It has happened to me at least fifty times. The data from one assessment or another has been collected, been placed into my Sheet of a Million Cells and then presented back to the team for their consideration. Looking around the room all I can see are blank stares, a half filled lesson plan for tomorrow and a distinct eagerness to get onto the “real work”. What has gone wrong with my beautiful data? It is so useful, so elegant. This team must be full of dullards not to use it to inform us about our kids and our teaching – right?
If we don’t do anything as a result of weighing the pig then the process has no use – in fact, the process is worse than useless because we have wasted time collecting and examining data that could have been used on more useful things. It took me quite a while to realise that a significant proportion of the problem lay in the data and its presentation. In response I changed some of my practice and it seems to have helped us use the information to improve our work.
So, in true Buzzfeed fashion, here are “My Top 5 Reasons Teams Are Not Using The Data”.
This is a big one – if the information from the assessment is not tied quite explicitly to what is happening in the classroom it makes it very difficult for teachers and administrators to do anything with it. If you can’t link some elements of instruction or learning goals to assessment outcomes then it is impossible for a teacher to have any agency over the outcome. Why would I pay attention to data when I can’t see how it relates to what I am doing in my classroom?
Common errors here include using a grain size that is too high (i.e. percentages on a test, a scaled or index score like on external testing – I wrote about this in my previous blog), having questions or assessment products that don’t test what we have been teaching or test things we won’t teach again for some time.
When you are familiar with data the temptation is to include a little bit of everything. We have all sat in meetings where someone enthusiastically works us through Charts 1 to 43, each showing some nuance in the data that they think is important, and then leaves us with the Sheet of a Million Cells to “check over in your own time”. It can be overwhelming for people, especially if you don’t work with numbers that often.
The amount of data used with the team needs to be just large enough to answer the questions we have about student progress and our instruction and no more. Keep paring back the data until you have just the essence of what is required.
3. There is no narrative to the data.
Data needs to be worked with and prepared properly before the team meeting. Raw data is almost impossible to interpret quickly, so it needs to be converted into a format that is easily understood. Having members of the team do some of the investigating into the data is important but it must be set up so that any key messages are easy to interpret. If working through the data is too onerous then people avoid it. And just because you think a chart is beautiful and clever doesn’t mean it is useful…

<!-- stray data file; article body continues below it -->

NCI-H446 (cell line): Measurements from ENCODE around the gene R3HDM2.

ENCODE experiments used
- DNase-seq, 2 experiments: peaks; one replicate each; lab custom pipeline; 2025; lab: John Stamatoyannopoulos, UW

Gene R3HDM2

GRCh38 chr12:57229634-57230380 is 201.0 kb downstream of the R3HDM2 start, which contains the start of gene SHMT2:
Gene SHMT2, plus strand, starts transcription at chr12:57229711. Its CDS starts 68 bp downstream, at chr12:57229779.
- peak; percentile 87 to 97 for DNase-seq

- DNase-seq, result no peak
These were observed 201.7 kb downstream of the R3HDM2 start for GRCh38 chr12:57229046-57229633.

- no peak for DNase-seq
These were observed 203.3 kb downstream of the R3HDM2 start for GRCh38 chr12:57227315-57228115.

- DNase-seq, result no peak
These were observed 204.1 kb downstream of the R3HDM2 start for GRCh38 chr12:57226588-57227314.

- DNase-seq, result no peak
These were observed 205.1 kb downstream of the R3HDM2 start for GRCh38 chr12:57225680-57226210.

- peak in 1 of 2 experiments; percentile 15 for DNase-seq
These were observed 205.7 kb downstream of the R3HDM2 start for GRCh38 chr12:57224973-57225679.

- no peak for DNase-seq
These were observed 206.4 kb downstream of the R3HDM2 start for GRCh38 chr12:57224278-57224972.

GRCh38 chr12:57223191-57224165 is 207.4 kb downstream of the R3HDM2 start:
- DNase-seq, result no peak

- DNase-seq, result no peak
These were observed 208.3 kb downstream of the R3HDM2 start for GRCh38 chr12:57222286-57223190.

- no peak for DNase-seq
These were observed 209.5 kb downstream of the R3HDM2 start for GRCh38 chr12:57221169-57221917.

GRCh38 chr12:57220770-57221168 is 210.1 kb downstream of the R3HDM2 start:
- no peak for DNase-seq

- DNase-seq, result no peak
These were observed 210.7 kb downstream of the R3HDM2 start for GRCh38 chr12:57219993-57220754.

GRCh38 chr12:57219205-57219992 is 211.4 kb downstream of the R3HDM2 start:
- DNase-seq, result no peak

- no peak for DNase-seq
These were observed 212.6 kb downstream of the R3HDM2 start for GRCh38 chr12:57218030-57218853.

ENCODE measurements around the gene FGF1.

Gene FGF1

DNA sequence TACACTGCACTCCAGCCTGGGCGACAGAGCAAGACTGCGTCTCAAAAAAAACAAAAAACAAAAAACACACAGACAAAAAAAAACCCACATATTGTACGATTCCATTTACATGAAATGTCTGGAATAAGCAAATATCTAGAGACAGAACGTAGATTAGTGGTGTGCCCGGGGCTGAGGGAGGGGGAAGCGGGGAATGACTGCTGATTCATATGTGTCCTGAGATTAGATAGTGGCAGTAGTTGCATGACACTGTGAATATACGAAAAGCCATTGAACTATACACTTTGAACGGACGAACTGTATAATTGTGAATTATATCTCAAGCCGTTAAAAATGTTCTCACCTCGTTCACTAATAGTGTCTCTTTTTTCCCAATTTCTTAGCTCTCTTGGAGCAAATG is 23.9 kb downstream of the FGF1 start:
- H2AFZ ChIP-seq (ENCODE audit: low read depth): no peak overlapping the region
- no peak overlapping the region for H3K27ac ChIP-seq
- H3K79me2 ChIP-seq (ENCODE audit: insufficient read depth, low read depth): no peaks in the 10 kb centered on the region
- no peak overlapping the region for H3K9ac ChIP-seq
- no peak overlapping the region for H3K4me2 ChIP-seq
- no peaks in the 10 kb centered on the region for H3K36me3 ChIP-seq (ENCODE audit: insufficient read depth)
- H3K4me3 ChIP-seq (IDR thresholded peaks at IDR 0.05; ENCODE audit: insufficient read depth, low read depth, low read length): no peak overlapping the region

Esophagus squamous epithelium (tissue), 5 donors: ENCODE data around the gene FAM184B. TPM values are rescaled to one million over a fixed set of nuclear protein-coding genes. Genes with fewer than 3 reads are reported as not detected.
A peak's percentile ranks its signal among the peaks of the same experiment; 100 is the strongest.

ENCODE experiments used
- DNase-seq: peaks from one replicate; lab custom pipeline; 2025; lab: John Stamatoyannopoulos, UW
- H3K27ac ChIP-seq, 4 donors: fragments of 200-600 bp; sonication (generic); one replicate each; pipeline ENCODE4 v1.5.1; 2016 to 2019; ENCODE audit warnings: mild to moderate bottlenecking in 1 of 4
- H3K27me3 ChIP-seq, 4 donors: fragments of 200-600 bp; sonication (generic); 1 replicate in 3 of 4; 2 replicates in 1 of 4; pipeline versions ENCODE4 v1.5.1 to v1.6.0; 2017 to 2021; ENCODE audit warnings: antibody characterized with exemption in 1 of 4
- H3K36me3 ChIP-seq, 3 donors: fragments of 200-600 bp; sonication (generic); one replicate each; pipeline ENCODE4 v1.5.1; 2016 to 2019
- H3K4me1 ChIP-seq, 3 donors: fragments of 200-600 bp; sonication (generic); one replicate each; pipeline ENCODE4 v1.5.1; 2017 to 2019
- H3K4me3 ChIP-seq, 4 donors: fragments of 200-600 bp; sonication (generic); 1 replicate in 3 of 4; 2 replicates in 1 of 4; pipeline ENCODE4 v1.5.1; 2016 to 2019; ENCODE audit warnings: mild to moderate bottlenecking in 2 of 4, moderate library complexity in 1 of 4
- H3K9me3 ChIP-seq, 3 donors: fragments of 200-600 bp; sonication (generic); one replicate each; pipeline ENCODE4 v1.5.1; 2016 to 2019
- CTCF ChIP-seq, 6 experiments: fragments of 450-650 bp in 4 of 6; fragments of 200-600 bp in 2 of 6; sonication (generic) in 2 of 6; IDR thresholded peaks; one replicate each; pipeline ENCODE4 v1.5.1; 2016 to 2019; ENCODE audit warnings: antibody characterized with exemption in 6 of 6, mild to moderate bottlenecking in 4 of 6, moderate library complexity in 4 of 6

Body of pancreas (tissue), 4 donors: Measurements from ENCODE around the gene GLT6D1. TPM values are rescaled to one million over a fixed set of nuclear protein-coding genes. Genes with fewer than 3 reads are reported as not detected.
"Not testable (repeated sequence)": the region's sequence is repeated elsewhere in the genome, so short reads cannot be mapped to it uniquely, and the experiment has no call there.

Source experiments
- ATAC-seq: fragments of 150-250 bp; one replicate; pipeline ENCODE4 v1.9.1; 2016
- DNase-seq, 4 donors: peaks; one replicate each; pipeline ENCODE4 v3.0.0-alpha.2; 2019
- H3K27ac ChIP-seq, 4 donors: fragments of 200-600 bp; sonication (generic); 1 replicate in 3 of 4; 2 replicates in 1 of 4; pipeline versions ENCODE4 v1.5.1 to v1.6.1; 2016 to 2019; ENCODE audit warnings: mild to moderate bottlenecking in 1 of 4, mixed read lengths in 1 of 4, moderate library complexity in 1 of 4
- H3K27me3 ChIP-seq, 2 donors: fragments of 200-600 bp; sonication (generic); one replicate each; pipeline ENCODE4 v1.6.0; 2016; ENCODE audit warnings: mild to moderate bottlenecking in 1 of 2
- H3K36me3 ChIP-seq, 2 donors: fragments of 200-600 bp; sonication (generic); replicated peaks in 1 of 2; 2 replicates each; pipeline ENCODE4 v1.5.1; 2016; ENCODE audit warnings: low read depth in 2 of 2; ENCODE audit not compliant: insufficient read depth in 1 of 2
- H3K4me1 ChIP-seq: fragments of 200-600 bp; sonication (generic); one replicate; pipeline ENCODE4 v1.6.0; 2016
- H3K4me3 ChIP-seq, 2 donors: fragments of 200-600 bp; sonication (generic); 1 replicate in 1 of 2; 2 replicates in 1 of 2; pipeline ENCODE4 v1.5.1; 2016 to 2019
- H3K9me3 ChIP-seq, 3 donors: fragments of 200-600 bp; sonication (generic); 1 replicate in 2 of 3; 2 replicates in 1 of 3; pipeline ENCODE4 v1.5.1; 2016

A pretty graph, but is it useful?
When you are shifting representations of data constantly and quickly it is extremely difficult to focus on the details of what the presentation is showing. Having two different presentations from the external agencies, the chart on Geography that Bill from IT produces and the hand-drawn table from the History department means that a lot of time is spent trying to figure out what the presentation is trying to show, where the scores come from and how they link to the instruction in the classroom. Little time is then spent discussing what the data tells us and what we can do about it.
There needs to be consistency in the way that data is presented. For data to be used most effectively and quickly during precious meeting time the team members need to be able to orientate themselves to what charts and tables are showing them, what is more important and what messages they can glean from each representation. Spending time as a team deciding on the best way to present data, and then presenting it this way consistently from assessment to assessment and department to department makes that orientation process faster and makes team members more confident in their ability to read and interpret the information.
The last point is that, despite having a consistent presentation of a set of data that has been pared back and clearly shows a narrative, if a team hasn’t got system for using that information then it will be difficult to extract meaning. There are many books and theories about using the data, for DataWise to elements of the PLC approach. Anything that has a series of norms and a process for working through data systematically helps provide security and support to a team working with data.